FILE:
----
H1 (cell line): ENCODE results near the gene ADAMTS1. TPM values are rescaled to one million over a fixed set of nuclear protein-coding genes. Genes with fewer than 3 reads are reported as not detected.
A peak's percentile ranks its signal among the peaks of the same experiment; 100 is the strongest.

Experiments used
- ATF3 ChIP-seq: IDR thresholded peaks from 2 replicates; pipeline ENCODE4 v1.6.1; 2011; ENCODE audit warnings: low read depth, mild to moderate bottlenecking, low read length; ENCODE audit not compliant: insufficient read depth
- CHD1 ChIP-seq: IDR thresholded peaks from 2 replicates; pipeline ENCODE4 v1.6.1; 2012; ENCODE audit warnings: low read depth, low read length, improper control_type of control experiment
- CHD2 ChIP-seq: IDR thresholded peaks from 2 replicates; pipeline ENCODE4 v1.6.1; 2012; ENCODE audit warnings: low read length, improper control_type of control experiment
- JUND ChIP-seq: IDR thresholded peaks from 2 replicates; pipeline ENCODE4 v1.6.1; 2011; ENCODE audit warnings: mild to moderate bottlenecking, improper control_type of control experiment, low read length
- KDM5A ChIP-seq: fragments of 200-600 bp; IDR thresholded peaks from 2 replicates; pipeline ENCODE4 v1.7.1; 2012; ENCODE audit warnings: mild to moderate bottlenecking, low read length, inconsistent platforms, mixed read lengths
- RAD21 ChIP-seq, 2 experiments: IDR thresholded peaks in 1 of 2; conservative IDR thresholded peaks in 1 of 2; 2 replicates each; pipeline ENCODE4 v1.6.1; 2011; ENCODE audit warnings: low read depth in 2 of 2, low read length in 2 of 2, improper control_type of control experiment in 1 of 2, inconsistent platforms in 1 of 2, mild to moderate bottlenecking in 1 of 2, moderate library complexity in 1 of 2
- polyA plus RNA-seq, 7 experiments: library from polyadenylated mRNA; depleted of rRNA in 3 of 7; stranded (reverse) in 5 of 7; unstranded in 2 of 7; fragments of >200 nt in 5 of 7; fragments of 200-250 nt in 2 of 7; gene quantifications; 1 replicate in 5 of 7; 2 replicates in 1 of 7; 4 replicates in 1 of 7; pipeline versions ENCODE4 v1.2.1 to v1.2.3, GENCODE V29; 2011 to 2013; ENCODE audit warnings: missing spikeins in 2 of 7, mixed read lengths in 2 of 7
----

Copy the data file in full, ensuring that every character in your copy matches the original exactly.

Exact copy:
H1 (cell line): ENCODE results near the gene ADAMTS1. TPM values are rescaled to one million over a fixed set of nuclear protein-coding genes. Genes with fewer than 3 reads are reported as not detected.
A peak's percentile ranks its signal among the peaks of the same experiment; 100 is the strongest.

Experiments used
- ATF3 ChIP-seq: IDR thresholded peaks from 2 replicates; pipeline ENCODE4 v1.6.1; 2011; ENCODE audit warnings: low read depth, mild to moderate bottlenecking, low read length; ENCODE audit not compliant: insufficient read depth
- CHD1 ChIP-seq: IDR thresholded peaks from 2 replicates; pipeline ENCODE4 v1.6.1; 2012; ENCODE audit warnings: low read depth, low read length, improper control_type of control experiment
- CHD2 ChIP-seq: IDR thresholded peaks from 2 replicates; pipeline ENCODE4 v1.6.1; 2012; ENCODE audit warnings: low read length, improper control_type of control experiment
- JUND ChIP-seq: IDR thresholded peaks from 2 replicates; pipeline ENCODE4 v1.6.1; 2011; ENCODE audit warnings: mild to moderate bottlenecking, improper control_type of control experiment, low read length
- KDM5A ChIP-seq: fragments of 200-600 bp; IDR thresholded peaks from 2 replicates; pipeline ENCODE4 v1.7.1; 2012; ENCODE audit warnings: mild to moderate bottlenecking, low read length, inconsistent platforms, mixed read lengths
- RAD21 ChIP-seq, 2 experiments: IDR thresholded peaks in 1 of 2; conservative IDR thresholded peaks in 1 of 2; 2 replicates each; pipeline ENCODE4 v1.6.1; 2011; ENCODE audit warnings: low read depth in 2 of 2, low read length in 2 of 2, improper control_type of control experiment in 1 of 2, inconsistent platforms in 1 of 2, mild to moderate bottlenecking in 1 of 2, moderate library complexity in 1 of 2
- polyA plus RNA-seq, 7 experiments: library from polyadenylated mRNA; depleted of rRNA in 3 of 7; stranded (reverse) in 5 of 7; unstranded in 2 of 7; fragments of >200 nt in 5 of 7; fragments of 200-250 nt in 2 of 7; gene quantifications; 1 replicate in 5 of 7; 2 replicates in 1 of 7; 4 replicates in 1 of 7; pipeline versions ENCODE4 v1.2.1 to v1.2.3, GENCODE V29; 2011 to 2013; ENCODE audit warnings: missing spikeins in 2 of 7, mixed read lengths in 2 of 7